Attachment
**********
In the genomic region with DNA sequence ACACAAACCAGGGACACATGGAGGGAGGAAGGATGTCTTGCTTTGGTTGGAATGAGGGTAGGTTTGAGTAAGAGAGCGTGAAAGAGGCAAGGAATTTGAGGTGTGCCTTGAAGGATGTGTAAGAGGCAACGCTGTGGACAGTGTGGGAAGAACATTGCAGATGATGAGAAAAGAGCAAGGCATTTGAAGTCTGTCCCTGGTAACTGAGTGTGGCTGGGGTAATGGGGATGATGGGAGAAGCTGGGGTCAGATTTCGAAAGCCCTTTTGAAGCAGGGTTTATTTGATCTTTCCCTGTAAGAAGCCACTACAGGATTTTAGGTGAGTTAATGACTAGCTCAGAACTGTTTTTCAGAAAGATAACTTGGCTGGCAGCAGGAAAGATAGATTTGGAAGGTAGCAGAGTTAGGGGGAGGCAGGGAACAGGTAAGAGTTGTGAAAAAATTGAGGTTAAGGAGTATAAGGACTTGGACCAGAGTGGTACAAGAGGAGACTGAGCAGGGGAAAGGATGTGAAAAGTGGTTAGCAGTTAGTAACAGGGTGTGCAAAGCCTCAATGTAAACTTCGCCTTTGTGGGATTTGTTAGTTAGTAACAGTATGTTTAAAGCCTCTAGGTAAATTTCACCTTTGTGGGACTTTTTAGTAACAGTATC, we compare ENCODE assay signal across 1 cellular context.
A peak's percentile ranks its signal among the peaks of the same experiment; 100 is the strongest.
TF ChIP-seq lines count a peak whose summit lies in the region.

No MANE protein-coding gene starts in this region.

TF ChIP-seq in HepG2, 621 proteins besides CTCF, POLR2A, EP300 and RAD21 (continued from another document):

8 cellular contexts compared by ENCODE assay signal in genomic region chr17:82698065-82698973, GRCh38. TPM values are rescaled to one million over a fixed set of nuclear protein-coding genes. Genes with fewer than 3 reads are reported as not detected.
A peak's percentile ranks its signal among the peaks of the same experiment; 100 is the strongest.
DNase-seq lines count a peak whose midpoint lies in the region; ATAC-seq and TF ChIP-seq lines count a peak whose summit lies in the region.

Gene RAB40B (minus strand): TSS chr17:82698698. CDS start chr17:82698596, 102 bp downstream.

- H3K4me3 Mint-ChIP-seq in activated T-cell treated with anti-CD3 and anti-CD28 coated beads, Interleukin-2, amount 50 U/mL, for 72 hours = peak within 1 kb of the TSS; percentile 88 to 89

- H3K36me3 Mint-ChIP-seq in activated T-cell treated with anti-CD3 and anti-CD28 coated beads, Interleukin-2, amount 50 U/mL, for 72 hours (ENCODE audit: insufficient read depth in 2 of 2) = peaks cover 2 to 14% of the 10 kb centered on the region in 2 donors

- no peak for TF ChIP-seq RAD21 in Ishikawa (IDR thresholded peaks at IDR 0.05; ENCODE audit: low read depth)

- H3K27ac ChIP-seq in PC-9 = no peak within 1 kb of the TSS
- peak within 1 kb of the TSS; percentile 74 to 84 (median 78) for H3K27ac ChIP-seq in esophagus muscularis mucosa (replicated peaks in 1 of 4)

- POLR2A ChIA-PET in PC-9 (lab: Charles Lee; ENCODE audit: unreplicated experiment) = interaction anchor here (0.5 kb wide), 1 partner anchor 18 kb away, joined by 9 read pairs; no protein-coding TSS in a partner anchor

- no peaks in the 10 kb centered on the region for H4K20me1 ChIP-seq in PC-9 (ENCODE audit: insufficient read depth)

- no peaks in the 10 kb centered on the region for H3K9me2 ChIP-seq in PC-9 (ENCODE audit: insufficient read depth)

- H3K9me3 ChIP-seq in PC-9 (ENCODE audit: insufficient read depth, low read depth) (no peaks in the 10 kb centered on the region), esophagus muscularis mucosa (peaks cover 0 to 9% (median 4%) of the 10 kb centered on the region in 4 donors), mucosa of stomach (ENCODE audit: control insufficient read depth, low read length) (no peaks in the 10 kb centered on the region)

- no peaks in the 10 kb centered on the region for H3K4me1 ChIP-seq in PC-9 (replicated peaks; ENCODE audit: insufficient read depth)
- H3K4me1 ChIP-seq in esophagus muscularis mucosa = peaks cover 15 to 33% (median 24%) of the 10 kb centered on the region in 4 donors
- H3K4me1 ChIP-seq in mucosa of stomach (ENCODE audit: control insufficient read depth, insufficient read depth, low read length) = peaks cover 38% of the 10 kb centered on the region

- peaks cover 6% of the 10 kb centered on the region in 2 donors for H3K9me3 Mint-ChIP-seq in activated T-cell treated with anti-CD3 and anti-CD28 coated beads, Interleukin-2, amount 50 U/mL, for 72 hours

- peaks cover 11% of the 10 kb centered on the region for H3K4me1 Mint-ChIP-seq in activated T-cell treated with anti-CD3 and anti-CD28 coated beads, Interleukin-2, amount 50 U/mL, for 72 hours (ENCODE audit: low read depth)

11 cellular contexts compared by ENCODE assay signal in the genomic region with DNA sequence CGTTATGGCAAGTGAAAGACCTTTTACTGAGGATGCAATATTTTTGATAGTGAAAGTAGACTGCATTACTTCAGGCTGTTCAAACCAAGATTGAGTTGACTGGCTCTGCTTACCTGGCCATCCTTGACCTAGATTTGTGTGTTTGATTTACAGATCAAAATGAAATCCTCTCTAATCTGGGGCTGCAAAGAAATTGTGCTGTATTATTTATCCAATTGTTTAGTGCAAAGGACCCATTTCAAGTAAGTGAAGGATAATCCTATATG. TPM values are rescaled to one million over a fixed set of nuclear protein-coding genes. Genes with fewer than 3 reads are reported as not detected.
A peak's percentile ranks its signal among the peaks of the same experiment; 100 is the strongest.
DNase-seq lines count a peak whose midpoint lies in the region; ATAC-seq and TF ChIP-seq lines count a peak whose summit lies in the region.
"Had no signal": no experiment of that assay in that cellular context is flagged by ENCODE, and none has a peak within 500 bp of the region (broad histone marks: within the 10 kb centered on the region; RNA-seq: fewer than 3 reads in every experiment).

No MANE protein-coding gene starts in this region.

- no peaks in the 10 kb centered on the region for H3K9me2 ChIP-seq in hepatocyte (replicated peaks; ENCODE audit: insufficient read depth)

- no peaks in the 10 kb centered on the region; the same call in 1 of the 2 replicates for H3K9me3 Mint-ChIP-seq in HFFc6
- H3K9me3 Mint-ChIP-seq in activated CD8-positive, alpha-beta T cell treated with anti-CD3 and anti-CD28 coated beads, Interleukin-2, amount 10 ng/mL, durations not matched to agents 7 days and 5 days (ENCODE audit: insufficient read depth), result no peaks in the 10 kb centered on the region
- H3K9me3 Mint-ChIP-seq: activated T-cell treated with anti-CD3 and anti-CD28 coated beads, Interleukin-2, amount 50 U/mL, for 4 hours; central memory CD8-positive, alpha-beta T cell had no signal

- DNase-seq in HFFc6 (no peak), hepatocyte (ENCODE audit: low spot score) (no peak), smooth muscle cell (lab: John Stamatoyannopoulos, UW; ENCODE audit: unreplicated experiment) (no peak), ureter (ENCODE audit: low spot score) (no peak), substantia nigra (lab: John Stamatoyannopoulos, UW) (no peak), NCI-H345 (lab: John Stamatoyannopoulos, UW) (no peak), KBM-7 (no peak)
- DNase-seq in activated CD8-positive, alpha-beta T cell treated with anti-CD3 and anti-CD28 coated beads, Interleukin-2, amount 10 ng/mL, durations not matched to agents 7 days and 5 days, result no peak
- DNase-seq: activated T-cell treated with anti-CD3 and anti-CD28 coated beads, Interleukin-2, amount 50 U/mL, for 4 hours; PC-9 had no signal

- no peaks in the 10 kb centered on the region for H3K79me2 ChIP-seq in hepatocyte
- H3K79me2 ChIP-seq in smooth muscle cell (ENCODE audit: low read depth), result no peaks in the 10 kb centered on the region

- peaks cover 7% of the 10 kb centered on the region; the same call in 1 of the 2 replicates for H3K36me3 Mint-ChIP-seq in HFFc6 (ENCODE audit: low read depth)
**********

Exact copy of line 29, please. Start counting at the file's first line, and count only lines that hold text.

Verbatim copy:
- no peaks in the 10 kb centered on the region for H3K9me2 ChIP-seq in hepatocyte (replicated peaks; ENCODE audit: insufficient read depth)